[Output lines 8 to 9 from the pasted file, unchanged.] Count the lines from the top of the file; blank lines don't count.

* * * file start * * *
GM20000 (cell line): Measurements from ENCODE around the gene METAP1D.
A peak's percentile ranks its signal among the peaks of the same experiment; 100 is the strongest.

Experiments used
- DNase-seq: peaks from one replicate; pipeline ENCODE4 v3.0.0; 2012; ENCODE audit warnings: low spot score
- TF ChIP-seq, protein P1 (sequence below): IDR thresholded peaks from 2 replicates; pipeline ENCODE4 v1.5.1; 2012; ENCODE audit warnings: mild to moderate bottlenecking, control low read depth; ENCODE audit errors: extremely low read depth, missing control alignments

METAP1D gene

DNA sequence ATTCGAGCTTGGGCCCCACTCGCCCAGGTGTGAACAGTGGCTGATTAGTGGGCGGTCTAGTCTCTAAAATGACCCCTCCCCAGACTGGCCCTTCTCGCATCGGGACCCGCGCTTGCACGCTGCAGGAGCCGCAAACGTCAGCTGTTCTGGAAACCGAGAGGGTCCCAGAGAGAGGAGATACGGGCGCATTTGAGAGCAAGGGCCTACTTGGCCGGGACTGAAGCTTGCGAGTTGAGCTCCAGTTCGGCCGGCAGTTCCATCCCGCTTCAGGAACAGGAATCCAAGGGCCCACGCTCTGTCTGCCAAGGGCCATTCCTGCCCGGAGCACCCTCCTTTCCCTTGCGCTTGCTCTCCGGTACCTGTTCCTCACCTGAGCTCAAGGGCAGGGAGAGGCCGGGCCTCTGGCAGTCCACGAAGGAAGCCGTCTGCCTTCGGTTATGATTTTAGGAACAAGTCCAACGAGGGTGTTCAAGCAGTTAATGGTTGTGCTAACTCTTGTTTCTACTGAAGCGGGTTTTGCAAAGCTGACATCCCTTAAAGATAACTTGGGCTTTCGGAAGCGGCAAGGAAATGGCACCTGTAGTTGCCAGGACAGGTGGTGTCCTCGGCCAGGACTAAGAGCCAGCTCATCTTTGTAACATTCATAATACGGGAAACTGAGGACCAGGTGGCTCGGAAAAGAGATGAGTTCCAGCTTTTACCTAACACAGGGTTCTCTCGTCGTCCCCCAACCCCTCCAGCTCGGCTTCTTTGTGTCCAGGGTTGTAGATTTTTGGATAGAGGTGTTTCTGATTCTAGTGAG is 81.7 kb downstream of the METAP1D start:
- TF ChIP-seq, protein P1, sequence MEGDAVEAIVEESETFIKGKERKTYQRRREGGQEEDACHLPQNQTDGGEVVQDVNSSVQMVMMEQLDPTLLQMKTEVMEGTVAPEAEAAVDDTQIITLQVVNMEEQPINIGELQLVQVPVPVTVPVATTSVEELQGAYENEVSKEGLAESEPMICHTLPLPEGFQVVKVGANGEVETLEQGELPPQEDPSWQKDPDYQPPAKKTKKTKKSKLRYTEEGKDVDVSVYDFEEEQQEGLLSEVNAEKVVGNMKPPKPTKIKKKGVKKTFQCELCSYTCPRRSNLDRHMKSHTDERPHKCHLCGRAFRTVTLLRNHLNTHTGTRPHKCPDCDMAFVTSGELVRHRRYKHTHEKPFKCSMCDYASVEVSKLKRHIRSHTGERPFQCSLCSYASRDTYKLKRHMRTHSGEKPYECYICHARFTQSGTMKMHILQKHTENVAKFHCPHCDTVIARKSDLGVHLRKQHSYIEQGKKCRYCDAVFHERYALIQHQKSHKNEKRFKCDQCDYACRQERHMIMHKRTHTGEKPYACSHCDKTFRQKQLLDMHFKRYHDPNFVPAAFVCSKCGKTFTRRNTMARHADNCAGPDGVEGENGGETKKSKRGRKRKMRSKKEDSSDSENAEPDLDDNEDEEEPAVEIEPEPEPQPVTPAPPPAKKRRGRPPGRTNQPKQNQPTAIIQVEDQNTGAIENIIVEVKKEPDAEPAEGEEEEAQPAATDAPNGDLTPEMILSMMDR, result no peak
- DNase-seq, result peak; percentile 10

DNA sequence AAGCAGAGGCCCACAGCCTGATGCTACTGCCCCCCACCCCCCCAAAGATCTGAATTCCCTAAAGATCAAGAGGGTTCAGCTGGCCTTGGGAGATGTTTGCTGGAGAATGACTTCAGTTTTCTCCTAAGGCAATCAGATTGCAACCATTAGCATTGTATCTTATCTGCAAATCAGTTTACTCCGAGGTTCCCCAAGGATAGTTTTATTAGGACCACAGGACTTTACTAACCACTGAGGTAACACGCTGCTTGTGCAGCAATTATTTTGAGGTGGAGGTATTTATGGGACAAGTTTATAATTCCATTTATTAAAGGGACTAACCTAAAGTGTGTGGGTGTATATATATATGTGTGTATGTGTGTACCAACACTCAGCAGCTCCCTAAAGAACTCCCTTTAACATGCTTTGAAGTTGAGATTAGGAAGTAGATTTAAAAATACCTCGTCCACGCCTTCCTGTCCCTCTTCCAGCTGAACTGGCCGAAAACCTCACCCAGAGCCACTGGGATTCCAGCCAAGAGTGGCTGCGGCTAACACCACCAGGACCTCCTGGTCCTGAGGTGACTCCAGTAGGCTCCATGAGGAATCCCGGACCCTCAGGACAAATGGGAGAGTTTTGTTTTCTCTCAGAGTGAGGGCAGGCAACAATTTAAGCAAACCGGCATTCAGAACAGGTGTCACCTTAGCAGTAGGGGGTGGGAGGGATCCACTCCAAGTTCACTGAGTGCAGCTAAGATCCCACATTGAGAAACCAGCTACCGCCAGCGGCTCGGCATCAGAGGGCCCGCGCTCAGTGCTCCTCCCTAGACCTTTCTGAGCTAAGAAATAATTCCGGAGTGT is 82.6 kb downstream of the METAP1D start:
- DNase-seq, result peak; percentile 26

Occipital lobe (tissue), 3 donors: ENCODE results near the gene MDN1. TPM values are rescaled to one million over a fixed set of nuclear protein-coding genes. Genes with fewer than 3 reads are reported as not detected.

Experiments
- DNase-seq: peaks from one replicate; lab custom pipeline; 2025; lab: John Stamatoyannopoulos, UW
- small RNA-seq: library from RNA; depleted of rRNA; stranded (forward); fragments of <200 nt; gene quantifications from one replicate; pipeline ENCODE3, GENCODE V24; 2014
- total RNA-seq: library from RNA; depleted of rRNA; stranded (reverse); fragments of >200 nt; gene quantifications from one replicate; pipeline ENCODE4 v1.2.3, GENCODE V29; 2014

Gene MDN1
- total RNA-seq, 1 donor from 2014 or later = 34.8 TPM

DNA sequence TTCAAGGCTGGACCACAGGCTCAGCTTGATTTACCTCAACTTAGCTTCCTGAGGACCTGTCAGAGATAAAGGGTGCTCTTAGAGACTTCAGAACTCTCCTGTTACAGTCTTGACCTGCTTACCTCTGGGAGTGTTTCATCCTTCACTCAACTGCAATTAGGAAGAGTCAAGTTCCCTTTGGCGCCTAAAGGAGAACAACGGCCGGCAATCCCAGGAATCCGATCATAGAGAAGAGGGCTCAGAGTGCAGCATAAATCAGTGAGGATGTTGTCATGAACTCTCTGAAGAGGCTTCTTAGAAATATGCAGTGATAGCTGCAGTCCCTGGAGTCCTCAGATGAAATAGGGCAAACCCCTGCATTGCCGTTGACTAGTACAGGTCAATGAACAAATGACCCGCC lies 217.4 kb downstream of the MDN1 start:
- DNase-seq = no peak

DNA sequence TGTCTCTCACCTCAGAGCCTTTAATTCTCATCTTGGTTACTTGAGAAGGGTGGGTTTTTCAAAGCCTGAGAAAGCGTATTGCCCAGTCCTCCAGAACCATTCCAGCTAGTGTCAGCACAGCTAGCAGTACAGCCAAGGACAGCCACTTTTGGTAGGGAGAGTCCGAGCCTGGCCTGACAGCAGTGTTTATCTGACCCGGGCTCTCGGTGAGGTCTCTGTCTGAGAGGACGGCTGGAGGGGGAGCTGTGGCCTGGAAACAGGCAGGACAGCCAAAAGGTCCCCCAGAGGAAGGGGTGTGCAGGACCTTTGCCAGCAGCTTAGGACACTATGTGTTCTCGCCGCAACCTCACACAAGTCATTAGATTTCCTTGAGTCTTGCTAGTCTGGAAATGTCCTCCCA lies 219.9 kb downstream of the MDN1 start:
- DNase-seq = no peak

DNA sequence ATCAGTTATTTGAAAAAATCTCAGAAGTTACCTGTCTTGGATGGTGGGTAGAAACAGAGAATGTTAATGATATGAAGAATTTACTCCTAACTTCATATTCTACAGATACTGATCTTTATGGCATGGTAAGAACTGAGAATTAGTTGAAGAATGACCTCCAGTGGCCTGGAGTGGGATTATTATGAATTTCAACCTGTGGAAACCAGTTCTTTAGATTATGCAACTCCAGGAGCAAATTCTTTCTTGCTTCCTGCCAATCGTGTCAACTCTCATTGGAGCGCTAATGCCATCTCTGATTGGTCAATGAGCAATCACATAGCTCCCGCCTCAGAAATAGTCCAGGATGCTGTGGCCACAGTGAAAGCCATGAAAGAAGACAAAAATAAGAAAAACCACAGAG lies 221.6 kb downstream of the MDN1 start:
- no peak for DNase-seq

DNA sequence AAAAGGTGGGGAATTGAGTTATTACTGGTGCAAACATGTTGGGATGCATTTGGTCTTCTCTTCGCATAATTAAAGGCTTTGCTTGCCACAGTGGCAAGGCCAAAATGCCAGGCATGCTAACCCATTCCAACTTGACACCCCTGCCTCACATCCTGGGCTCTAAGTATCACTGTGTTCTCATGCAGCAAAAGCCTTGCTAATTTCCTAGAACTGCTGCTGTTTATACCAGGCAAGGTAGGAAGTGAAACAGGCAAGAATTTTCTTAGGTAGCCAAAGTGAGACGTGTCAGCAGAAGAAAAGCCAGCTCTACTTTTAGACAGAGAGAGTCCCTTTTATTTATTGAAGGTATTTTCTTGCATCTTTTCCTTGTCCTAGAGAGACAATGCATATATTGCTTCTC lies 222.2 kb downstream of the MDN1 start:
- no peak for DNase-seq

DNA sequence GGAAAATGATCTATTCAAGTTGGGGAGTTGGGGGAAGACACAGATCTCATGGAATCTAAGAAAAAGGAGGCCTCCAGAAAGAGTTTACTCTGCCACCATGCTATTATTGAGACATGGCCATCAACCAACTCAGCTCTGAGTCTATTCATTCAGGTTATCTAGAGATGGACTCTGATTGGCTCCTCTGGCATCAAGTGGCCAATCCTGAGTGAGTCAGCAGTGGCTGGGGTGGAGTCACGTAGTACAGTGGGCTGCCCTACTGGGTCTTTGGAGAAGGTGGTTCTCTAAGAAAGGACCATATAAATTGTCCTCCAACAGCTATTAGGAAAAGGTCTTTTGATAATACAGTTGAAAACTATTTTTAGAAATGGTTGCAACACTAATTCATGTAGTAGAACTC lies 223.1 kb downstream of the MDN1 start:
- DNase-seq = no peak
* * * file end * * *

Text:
- TF ChIP-seq, protein P1, sequence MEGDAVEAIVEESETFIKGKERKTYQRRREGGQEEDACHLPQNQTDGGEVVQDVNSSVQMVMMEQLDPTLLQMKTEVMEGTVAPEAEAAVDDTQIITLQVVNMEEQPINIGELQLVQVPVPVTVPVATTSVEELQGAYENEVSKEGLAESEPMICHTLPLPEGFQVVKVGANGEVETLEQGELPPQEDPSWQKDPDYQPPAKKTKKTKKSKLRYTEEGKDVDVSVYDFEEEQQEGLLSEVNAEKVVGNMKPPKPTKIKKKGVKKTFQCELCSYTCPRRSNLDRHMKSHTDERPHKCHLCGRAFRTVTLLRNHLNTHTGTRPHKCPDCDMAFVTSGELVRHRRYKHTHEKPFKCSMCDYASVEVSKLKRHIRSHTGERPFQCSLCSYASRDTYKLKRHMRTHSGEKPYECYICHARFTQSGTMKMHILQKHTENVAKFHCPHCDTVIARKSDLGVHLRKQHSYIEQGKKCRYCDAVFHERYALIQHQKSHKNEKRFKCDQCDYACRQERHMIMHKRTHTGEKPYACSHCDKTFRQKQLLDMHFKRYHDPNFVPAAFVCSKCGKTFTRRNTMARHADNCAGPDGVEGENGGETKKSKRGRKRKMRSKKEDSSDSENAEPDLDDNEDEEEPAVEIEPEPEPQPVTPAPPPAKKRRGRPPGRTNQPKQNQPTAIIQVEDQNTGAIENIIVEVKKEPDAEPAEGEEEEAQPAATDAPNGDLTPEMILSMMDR, result no peak
- DNase-seq, result peak; percentile 10